Immigration, ‘If You Do Not Leave New Zealand Before Your Visa Expires’ (Immigration New Zealand, 2019) <https://www.immigration.govt.nz/new-zealand-visas/apply-for-a-visa/tools-and-information/general-information/if-you-do-not-leave-new-zealand-before-your-visa-expires> accessed 29 August 2019

Refugees, U. (2019). Refworld | Attorney-General v. Refugee Council of New Zealand, Inc.. [online] Refworld. Available at: https://www.refworld.org/cases,NZL_CA,40cec4c84.html [Accessed 30 Aug. 2019].

Immigration.govt.nz. (2019). BJ8.10 Resident visas subject to conditions under section 49(1) of the Immigration Act (11/04/2016). [online] Available at: https://www.immigration.govt.nz/opsmanual/6404.

 

[1](Immigration.govt.nz, 2019)

[2]Immigration, ‘Policy And Law | Immigration New Zealand’ (Immigration.govt.nz, 2019) <https://www.immigration.govt.nz/about-us/policy-and-law> accessed 29 August 2019.

[3]Legislation, ‘Immigration Amendment Act 2015 No 48 (As At 07 December 2015a), Public Act Contents – New Zealand Legislation’ (Legislation.govt.nz, 2019) <http://legislation.govt.nz/act/public/2015/0048/latest/DLM5655018.html> accessed 29 August 2019.

[4](Refugees, 2019)

[5]Legislation, ‘Immigration Act 2009 No 51 (As At 01 July 2019b), Public Act Contents – New Zealand Legislation’ (Legislation.govt.nz, 2019) <http://www.legislation.govt.nz/act/public/2009/0051/latest/DLM1440303.html> accessed 29 August 2019.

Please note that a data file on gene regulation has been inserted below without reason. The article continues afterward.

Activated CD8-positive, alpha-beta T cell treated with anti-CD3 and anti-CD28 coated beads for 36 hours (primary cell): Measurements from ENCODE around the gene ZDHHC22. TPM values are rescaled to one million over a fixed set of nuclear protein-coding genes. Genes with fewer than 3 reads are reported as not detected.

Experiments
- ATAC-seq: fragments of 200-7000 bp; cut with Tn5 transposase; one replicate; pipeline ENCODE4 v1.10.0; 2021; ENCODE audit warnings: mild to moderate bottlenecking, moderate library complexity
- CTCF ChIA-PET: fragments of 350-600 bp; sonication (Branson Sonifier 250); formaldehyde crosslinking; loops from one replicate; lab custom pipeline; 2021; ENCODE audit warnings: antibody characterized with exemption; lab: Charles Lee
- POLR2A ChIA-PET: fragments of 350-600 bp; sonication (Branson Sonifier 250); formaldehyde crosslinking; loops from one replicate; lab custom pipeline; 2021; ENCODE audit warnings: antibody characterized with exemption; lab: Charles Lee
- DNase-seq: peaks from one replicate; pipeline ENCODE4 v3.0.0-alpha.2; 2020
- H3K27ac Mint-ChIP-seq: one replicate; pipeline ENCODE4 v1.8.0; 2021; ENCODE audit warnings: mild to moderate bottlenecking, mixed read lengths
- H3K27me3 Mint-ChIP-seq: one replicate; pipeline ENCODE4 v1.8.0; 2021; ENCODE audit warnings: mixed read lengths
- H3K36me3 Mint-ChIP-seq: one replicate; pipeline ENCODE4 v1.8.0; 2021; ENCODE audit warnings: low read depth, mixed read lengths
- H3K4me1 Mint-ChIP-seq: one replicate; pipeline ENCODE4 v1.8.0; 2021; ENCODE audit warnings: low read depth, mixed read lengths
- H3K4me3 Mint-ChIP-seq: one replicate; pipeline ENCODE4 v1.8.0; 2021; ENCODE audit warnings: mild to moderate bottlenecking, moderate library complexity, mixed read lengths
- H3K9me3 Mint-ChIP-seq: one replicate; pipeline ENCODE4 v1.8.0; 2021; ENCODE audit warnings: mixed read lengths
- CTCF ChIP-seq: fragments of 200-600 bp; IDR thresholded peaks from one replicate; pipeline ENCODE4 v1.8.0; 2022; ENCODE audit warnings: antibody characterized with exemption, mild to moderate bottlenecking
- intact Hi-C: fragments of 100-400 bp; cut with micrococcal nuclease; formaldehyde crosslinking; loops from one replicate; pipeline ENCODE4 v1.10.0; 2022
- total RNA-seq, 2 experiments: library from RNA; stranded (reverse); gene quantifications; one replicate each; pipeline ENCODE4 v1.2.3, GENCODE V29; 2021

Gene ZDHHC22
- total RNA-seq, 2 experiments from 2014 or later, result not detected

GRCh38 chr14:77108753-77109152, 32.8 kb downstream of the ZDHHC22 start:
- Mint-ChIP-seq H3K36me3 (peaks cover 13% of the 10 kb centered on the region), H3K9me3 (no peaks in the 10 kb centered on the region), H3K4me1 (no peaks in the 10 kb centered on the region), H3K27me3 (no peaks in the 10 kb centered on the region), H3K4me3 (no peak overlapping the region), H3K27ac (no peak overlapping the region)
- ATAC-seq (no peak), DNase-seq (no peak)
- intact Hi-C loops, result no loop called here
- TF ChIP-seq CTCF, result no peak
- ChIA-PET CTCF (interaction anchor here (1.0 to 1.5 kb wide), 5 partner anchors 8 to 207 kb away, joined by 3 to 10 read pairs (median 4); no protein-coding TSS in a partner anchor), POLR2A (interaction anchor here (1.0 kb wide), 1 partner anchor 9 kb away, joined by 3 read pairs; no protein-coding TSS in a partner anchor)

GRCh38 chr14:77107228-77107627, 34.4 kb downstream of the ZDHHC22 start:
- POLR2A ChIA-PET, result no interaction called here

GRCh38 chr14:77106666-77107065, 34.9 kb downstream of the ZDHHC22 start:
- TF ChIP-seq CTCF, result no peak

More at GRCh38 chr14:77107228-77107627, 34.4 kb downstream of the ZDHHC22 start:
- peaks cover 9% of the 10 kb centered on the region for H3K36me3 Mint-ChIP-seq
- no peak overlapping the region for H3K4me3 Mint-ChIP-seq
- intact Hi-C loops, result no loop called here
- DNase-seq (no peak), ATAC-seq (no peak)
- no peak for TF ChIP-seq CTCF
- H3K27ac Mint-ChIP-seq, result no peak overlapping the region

[6](Right Now, 2019)

 

[7](En.wikipedia.org, 2019)

[8]Immigration, ‘Immigration Law’ (Immigration New Zealand, 2019) <https://www.immigration.govt.nz/about-us/policy-and-law/legal-framework-for-immigration> accessed 29 August 2019.

[9]Immigration, ‘If You Do Not Leave New Zealand Before Your Visa Expires’ (Immigration New Zealand, 2019) <https://www.immigration.govt.nz/new-zealand-visas/apply-for-a-visa/tools-and-information/general-information/if-you-do-not-leave-new-zealand-before-your-visa-expires> accessed 29 August 2019.

 

[10]Chiou B. Two-step migration: A comparison of Australia’s and New Zealand’s policy development between 1998 and 2010. Asian and Pacific Migration Journal. 2017 Mar;26(1):84-107.

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[11]De Monchy C, Fraser C, Steele L. Understanding student attrition in the Graduate Certificate in New Zealand Immigration Advice.

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[12]Etanewzealand, ‘What Happens If You Overstay Your New Zealand Eta?’ (eTA New Zealand, 2019) <https://www.etanewzealand.com/overstay-new-zealand-visa/> accessed 29 August 2019.

[13]Community law, ‘How Immigration NZ Makes Temporary Visa Decisions – Community Law’ (Community Law, 2019) <https://communitylaw.org.nz/community-law-manual/chapter-28-immigration/temporary-visas-working-studying-or-visiting-for-a-limited-time/how-immigration-nz-makes-temporary-visa-decisions/> accessed 29 August 2019.

[14]scoop, ‘Howard’s End: What Is Natural Justice? | Scoop News’ (Scoop.co.nz, 2019) <http://www.scoop.co.nz/stories/HL0211/S00154.htm> accessed 29 August 2019.

[15]Newzealandshores, ‘Difficult Cases – New Zealand Shores Immigration Consultants’ (New Zealand Shores Immigration Consultants, 2019) <https://www.newzealandshores.com/difficult-cases/> accessed 29 August 2019.